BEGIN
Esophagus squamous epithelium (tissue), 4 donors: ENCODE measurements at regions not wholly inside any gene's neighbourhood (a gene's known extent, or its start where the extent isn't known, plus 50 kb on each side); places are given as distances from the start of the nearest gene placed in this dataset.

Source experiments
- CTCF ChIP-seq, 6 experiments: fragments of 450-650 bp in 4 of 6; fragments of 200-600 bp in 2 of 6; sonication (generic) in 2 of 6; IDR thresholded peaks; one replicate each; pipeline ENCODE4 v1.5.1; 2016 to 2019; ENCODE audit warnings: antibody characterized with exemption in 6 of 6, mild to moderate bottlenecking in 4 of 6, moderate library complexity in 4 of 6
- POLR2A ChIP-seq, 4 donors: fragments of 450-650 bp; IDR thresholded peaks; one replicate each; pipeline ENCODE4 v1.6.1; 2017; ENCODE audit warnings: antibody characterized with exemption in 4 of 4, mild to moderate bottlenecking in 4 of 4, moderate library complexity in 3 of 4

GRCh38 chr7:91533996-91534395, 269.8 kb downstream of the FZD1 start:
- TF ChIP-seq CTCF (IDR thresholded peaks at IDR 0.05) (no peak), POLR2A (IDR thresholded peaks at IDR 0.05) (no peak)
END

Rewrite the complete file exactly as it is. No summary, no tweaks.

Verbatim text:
Esophagus squamous epithelium (tissue), 4 donors: ENCODE measurements at regions not wholly inside any gene's neighbourhood (a gene's known extent, or its start where the extent isn't known, plus 50 kb on each side); places are given as distances from the start of the nearest gene placed in this dataset.

Source experiments
- CTCF ChIP-seq, 6 experiments: fragments of 450-650 bp in 4 of 6; fragments of 200-600 bp in 2 of 6; sonication (generic) in 2 of 6; IDR thresholded peaks; one replicate each; pipeline ENCODE4 v1.5.1; 2016 to 2019; ENCODE audit warnings: antibody characterized with exemption in 6 of 6, mild to moderate bottlenecking in 4 of 6, moderate library complexity in 4 of 6
- POLR2A ChIP-seq, 4 donors: fragments of 450-650 bp; IDR thresholded peaks; one replicate each; pipeline ENCODE4 v1.6.1; 2017; ENCODE audit warnings: antibody characterized with exemption in 4 of 4, mild to moderate bottlenecking in 4 of 4, moderate library complexity in 3 of 4

GRCh38 chr7:91533996-91534395, 269.8 kb downstream of the FZD1 start:
- TF ChIP-seq CTCF (IDR thresholded peaks at IDR 0.05) (no peak), POLR2A (IDR thresholded peaks at IDR 0.05) (no peak)